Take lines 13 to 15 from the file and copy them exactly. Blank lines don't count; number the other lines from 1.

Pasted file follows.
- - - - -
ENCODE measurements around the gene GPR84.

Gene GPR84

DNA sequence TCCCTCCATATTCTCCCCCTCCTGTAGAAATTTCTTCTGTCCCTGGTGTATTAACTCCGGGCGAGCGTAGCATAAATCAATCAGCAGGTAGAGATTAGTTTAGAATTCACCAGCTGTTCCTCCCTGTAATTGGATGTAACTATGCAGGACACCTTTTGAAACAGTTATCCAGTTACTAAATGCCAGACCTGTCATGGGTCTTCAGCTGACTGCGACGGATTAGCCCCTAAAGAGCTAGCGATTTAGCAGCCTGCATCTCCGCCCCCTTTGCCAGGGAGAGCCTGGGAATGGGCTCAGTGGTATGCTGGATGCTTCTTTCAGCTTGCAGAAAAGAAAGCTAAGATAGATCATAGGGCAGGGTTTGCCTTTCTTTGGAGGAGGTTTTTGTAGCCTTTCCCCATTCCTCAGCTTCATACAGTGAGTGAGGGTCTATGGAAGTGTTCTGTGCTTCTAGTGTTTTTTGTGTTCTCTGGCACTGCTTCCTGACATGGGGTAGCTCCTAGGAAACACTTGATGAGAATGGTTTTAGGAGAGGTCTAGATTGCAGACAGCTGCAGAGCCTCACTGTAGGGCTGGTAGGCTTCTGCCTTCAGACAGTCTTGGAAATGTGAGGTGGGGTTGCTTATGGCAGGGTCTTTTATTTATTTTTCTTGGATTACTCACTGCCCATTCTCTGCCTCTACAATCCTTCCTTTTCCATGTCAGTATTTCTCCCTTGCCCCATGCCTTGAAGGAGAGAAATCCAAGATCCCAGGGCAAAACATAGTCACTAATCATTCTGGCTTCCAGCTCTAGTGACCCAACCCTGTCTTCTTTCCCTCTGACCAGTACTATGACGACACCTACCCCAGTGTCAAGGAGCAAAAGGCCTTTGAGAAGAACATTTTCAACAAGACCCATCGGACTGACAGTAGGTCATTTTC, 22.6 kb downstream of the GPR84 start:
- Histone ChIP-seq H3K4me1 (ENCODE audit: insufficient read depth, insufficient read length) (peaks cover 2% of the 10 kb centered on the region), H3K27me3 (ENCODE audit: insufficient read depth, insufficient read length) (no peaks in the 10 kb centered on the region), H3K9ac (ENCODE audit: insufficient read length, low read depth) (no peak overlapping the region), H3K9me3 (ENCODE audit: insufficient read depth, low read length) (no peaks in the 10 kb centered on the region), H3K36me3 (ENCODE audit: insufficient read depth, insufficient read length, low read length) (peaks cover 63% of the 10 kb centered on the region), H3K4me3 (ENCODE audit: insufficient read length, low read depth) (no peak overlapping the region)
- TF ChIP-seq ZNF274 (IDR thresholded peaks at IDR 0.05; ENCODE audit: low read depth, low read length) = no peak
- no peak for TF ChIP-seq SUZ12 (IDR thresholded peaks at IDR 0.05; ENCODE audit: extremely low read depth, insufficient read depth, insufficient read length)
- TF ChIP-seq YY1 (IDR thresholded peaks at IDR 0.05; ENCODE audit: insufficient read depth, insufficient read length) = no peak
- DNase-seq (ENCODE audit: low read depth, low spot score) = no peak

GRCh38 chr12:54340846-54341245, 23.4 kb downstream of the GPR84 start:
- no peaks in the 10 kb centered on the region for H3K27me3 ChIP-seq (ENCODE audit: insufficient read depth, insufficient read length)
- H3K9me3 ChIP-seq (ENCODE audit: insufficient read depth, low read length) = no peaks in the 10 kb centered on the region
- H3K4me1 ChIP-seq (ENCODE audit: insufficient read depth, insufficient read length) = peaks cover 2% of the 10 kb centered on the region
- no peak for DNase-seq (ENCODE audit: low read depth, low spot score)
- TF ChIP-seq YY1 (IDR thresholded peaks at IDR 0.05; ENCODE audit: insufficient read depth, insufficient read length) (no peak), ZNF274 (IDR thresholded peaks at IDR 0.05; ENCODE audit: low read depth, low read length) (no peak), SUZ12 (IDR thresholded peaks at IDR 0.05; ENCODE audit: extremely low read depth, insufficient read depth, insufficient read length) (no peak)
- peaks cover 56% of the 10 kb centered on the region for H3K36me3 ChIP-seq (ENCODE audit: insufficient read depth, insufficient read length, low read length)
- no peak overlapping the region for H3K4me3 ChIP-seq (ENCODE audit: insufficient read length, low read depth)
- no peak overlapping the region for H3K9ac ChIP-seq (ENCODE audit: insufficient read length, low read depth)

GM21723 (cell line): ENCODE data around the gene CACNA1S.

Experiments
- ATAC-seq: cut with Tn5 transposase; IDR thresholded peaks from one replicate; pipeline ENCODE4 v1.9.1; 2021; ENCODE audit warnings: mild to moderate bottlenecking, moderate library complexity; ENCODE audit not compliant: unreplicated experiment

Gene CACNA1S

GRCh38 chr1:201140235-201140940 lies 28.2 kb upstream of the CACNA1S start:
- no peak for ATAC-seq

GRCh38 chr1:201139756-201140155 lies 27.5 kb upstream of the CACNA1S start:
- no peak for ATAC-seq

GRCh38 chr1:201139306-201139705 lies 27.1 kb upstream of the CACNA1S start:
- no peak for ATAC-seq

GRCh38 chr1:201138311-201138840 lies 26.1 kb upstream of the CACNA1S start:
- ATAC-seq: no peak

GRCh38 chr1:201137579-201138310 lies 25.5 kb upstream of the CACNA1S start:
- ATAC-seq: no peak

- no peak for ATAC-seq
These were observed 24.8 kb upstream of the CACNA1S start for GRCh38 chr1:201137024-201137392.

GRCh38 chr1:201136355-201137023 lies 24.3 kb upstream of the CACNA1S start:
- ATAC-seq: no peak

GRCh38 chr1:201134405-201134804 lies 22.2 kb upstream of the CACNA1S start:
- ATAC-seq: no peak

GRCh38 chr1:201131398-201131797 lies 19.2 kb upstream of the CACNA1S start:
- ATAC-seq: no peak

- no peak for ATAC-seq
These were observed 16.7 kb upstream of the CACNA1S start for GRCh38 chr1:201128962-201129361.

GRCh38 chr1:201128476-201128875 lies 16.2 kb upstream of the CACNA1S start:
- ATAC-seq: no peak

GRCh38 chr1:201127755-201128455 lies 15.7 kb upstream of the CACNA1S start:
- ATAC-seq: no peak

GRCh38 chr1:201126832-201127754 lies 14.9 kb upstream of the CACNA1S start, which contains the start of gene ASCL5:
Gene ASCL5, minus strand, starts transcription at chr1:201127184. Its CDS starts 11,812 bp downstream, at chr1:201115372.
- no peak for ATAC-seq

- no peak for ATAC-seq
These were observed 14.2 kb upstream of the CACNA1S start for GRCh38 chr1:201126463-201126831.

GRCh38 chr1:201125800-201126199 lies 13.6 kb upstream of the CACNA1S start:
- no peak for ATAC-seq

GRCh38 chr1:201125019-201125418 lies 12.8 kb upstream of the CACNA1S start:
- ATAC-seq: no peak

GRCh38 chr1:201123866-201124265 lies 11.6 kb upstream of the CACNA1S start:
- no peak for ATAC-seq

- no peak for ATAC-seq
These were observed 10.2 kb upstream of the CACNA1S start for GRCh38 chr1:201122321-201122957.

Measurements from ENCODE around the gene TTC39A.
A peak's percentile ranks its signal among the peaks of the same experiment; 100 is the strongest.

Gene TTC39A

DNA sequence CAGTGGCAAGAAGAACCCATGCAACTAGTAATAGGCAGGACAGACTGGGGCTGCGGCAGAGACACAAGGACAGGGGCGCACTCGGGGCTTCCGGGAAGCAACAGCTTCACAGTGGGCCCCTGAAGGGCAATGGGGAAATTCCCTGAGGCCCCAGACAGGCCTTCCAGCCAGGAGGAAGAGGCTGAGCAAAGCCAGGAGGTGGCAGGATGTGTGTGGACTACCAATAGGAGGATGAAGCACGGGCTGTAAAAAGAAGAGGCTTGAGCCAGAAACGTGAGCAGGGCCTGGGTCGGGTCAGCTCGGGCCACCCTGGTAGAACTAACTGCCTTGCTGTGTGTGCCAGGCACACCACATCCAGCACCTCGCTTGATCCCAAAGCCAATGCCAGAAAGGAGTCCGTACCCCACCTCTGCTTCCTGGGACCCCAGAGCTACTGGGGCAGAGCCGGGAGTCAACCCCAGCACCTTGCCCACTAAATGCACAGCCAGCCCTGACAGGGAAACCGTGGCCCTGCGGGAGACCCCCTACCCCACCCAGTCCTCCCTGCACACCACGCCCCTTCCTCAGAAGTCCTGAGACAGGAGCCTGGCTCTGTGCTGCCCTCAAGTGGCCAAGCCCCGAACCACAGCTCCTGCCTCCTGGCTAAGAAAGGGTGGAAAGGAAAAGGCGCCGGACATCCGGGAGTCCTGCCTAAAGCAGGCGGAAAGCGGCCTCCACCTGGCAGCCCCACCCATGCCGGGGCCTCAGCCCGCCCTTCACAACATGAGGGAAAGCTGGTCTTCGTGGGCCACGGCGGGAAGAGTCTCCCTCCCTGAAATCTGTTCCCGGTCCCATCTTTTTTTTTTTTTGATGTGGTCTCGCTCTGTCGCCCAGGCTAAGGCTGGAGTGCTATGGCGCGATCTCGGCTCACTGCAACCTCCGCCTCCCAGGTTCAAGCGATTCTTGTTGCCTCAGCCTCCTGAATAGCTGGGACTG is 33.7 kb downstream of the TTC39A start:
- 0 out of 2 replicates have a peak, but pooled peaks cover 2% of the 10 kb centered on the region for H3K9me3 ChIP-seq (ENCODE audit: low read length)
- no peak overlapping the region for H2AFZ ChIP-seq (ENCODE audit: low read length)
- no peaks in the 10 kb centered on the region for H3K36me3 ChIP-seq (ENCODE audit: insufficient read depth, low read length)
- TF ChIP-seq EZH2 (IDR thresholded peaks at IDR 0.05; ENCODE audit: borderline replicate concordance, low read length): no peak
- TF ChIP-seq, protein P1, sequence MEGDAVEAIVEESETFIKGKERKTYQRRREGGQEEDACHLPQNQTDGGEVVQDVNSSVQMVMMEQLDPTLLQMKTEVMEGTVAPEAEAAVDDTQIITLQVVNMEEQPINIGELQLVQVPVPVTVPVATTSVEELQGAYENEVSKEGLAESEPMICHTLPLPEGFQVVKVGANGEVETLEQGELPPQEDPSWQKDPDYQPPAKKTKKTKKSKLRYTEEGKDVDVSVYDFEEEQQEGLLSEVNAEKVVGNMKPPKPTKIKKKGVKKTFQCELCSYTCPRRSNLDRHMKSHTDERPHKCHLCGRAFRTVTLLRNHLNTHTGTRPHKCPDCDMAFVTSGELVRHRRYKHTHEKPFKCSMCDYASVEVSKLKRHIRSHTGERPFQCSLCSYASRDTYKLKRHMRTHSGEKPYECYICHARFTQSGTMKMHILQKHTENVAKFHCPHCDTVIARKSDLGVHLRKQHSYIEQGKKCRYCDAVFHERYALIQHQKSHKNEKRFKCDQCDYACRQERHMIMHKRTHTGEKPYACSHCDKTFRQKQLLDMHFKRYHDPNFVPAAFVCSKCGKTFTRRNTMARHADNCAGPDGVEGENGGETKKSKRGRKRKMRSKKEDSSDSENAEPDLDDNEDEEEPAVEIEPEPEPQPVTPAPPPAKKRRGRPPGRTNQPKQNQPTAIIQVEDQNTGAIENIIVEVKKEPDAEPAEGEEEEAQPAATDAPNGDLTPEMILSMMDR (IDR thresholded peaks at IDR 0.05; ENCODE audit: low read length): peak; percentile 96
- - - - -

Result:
- no peak for DNase-seq (ENCODE audit: low read depth, low spot score)
- TF ChIP-seq YY1 (IDR thresholded peaks at IDR 0.05; ENCODE audit: insufficient read depth, insufficient read length) (no peak), ZNF274 (IDR thresholded peaks at IDR 0.05; ENCODE audit: low read depth, low read length) (no peak), SUZ12 (IDR thresholded peaks at IDR 0.05; ENCODE audit: extremely low read depth, insufficient read depth, insufficient read length) (no peak)
- peaks cover 56% of the 10 kb centered on the region for H3K36me3 ChIP-seq (ENCODE audit: insufficient read depth, insufficient read length, low read length)